Question: I was curious as to why the Ramayana seems to have been embraced culturally by much of Southeast Asia. If you look at Bali, Cambodia, etc., you see that much of their art, dance, etc., revolves around this Indian epic. How is it that the Ramayana has taken hold throughout south east Asia while other Indian traditions are not as strong. What is it in the Ramayana that speaks to such a vast range of people?

The reason why the Ramayana is present in every asian country is because the pastimes of Ramachandra took place in each of those countries in different Treta yugas. Rama’s incarnation takes place in every Treta yuga, and in each incarnation the pastimes have slight variations, including the location of Ravana’s kingdom. The most recent incarnation of Rama is recorded in the Valmiki Ramayana, in which Ravana’s kingdom was the island of Lanka.

The ancient island of Lanka actually has no connection with the present island of Ceylon. According to the Ramayana of Valmiki, Sri Lanka was located 800 miles south of the the Indian coast. If we take into account the geography mentioned in various puranas and ancient histories, we also see that the southern coast of India previously extended much further than it does at present. For example, there were three different cities that had the name Madurai in different periods. As the coast receded, each city became submerged in water, and a new “Madurai” was formed further inland. Thus, the exact location of where Sri Lanka was will be hard to ascertain, but certainly it was a distant land. That island of Lanka is no longer present, as it was submerged within the ocean.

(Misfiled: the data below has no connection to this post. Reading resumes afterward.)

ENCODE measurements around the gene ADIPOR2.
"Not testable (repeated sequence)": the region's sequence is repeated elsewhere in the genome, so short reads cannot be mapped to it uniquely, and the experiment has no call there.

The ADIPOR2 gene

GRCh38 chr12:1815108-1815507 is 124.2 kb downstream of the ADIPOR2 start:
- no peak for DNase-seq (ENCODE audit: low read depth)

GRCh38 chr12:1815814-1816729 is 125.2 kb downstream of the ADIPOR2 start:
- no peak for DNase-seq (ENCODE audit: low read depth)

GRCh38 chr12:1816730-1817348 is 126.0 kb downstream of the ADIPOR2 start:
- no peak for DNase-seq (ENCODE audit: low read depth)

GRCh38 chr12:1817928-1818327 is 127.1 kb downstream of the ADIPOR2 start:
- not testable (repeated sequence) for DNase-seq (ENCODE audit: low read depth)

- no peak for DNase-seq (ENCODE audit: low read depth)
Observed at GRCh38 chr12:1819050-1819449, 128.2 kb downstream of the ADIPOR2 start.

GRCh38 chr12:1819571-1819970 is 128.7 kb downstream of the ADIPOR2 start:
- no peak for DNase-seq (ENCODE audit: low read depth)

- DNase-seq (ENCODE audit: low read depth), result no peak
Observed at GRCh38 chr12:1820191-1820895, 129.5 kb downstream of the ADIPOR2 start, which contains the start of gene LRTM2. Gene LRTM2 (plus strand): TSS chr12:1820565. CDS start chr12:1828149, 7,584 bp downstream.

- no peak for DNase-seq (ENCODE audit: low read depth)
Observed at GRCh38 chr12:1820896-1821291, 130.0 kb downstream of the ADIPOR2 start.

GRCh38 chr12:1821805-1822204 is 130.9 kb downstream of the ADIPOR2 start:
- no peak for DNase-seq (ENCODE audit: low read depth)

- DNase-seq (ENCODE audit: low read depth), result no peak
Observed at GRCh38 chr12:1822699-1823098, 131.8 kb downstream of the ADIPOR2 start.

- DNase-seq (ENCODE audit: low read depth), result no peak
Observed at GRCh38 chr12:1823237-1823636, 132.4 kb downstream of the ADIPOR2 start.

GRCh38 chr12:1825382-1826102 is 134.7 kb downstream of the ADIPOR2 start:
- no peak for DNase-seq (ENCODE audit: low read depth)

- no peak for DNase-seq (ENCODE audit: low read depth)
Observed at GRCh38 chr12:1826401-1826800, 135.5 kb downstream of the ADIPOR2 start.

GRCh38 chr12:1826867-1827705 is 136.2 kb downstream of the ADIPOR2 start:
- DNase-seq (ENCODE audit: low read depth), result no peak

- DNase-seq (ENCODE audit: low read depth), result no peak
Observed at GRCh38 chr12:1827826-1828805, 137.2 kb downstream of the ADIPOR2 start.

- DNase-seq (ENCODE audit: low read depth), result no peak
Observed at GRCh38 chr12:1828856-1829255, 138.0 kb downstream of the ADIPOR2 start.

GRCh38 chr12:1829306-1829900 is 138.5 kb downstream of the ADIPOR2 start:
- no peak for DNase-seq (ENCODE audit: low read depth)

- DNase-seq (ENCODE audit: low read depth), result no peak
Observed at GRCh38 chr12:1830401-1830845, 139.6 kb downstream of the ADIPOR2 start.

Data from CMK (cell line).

In other Treta yugas, Ravana’s kingdom was located in other places, such as Indonesia and China. In Indonesia, Ravana’s main form was that of a bear, and in China he utilized the body of a dragon. In Valmiki Ramayana we find that Ravana had a wife from every species of life, and he assumed suitable bodies to interact with them. But his original form in this Treta yuga was human-like. In the other Treta yugas his original form was not always human-like, as was the case in China and Indonesia.

In the Puranas we also find descriptions of Rama avataras from other Treta yugas. There is even a conversation between Sita Devi and Rama, where Rama is refusing to allow Sita to enter the forest with Him. In response Sita Devi says, “If you don’t let me come, You will be the first Rama who doesn’t allow His wife to accompany Him into the forest.” There are several other places where such conversations take place.

The basic reason why the Ramayana is present in each asian country is because it is their own ancient history, whereas the Mahabharata and the Puranas are more centered on India. Even in the case of Mahabharata you find Russian tales about a man corresponding to Bhima. This is because Bhima visited Russia while collecting taxes for Yudhisthira’s sacrifice.